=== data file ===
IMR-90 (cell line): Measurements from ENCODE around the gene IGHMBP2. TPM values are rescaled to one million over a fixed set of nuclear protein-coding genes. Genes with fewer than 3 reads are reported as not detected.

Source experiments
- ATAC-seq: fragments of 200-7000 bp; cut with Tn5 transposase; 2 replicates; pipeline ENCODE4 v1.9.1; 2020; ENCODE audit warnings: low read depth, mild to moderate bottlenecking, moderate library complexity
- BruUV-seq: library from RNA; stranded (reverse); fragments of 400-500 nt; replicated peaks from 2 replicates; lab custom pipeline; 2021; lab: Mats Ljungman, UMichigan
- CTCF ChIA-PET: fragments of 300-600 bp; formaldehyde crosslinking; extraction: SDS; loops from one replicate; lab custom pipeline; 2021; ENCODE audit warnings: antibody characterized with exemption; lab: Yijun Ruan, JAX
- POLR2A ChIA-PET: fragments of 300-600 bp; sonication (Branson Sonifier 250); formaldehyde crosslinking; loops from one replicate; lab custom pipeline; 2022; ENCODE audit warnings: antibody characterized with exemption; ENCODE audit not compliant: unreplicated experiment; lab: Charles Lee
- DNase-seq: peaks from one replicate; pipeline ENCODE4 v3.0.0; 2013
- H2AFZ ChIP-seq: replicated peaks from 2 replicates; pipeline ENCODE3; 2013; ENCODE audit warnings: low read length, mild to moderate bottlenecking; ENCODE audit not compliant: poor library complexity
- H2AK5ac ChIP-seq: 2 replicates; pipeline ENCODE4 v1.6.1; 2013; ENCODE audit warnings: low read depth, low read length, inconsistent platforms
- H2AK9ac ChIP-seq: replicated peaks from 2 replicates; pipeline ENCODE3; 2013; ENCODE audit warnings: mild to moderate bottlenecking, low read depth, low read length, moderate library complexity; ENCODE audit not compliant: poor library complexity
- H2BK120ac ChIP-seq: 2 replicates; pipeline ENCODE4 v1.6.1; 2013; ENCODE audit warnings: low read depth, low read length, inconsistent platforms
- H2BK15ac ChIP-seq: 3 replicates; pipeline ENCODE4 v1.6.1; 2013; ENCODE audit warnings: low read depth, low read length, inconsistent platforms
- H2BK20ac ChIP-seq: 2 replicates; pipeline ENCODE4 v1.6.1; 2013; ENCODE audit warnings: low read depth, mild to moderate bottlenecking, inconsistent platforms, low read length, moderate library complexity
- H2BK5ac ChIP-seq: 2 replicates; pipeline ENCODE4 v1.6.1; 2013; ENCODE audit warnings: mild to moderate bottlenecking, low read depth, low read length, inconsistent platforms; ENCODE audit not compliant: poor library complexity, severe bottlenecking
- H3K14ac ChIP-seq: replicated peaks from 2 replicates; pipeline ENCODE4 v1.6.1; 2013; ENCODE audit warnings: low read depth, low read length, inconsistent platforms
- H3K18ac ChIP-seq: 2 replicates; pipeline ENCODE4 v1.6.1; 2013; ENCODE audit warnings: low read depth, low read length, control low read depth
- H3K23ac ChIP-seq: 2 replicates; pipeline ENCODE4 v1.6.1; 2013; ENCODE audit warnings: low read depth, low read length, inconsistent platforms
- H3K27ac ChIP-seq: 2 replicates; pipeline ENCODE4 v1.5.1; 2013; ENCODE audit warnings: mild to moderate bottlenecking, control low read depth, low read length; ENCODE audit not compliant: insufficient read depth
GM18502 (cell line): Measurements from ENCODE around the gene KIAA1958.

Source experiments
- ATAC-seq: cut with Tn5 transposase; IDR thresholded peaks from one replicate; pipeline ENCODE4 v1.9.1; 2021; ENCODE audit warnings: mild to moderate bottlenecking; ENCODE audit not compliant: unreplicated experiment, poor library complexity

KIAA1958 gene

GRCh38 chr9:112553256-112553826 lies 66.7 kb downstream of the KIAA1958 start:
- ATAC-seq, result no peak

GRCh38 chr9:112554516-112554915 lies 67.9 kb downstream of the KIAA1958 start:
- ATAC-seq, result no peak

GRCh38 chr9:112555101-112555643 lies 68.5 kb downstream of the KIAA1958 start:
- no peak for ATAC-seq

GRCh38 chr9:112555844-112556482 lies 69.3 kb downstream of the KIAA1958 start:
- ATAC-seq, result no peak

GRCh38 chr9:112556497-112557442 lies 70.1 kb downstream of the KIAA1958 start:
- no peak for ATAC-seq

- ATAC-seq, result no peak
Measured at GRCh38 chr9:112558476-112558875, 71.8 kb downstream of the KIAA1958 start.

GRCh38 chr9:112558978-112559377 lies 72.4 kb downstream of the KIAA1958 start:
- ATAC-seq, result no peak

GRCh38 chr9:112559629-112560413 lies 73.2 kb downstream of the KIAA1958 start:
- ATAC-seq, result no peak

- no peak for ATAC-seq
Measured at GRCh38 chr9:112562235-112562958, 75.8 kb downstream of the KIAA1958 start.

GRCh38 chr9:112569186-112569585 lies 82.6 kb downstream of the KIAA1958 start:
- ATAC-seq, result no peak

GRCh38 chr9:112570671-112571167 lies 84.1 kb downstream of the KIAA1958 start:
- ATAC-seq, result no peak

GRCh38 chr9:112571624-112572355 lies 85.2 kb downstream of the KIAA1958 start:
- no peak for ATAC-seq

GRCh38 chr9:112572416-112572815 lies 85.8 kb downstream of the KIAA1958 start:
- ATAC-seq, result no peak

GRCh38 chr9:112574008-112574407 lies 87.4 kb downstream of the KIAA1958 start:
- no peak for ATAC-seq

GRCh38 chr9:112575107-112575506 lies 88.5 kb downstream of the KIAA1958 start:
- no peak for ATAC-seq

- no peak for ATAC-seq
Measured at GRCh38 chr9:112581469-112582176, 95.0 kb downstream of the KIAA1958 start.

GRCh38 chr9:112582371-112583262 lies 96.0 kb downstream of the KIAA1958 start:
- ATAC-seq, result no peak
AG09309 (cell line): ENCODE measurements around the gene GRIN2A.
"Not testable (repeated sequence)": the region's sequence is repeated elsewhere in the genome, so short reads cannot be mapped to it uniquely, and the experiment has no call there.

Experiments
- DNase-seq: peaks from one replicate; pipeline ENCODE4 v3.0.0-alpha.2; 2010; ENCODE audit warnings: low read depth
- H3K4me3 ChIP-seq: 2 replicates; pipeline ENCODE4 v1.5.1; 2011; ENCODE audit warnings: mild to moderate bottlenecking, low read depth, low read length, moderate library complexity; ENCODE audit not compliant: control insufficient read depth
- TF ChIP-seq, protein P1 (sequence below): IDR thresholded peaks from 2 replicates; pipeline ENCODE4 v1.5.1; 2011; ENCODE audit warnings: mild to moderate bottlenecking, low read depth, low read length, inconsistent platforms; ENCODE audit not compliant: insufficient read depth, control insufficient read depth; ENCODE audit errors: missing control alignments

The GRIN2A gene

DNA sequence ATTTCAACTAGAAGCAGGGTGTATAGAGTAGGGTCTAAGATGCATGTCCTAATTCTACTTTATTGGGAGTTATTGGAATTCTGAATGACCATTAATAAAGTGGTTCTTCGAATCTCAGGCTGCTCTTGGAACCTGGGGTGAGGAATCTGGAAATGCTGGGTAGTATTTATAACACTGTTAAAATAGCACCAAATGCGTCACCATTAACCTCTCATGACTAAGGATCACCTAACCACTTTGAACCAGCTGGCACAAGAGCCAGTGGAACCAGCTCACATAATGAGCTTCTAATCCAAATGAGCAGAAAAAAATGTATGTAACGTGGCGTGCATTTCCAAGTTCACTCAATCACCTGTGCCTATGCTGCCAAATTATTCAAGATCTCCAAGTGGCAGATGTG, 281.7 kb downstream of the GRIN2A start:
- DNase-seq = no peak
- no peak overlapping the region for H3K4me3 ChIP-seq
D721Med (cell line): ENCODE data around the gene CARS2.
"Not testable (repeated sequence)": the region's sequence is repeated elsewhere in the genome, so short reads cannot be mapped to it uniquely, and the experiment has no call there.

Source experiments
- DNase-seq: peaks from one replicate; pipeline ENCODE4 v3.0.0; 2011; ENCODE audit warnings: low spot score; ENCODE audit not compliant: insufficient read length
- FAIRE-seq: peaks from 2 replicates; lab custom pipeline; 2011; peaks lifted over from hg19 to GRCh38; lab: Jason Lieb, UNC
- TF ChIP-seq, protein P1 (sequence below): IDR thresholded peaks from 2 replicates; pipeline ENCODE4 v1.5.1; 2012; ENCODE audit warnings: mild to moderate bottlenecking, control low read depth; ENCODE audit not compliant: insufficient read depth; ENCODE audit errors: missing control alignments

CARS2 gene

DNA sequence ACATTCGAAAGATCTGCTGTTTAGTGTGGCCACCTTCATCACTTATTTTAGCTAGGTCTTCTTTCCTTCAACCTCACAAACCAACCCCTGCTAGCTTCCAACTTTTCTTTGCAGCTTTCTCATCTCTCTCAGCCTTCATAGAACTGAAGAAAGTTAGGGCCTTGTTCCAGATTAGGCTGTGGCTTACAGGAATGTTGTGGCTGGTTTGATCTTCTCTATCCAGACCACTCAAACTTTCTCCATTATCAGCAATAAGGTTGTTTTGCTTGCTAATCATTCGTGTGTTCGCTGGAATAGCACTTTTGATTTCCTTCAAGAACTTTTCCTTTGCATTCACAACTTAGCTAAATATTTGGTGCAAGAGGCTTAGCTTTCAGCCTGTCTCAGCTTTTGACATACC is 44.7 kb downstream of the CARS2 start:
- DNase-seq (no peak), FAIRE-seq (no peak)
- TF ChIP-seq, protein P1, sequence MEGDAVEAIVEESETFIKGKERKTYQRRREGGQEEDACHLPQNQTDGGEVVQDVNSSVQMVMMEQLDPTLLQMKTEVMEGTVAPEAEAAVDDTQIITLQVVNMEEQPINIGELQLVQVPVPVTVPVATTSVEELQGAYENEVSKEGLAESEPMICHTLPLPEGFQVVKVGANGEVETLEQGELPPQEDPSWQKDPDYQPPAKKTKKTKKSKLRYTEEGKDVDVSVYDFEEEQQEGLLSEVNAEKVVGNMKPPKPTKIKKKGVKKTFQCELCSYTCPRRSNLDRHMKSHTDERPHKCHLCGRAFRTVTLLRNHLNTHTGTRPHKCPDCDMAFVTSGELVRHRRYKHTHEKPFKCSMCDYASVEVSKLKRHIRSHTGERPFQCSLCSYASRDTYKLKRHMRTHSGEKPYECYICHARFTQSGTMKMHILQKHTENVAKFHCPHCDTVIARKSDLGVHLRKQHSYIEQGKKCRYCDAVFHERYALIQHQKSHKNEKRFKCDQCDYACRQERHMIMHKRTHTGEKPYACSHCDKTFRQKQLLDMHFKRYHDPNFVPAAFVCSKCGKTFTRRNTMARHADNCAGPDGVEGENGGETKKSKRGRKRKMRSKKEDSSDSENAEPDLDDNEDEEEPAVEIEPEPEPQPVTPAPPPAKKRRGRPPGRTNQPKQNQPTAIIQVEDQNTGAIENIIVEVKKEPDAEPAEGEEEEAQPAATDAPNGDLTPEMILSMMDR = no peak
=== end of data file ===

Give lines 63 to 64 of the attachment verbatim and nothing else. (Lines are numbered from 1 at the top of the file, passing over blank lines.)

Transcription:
The GRIN2A gene

DNA sequence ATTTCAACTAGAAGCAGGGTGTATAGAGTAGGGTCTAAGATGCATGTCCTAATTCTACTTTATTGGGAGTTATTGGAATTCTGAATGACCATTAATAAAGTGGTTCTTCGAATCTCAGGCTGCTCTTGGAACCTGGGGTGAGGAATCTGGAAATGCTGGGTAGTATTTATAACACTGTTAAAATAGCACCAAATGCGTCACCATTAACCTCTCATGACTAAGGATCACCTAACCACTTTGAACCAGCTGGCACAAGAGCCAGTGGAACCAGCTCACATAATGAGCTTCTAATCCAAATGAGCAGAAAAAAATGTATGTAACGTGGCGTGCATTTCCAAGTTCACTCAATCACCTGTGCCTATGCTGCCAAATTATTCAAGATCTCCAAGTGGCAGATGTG, 281.7 kb downstream of the GRIN2A start: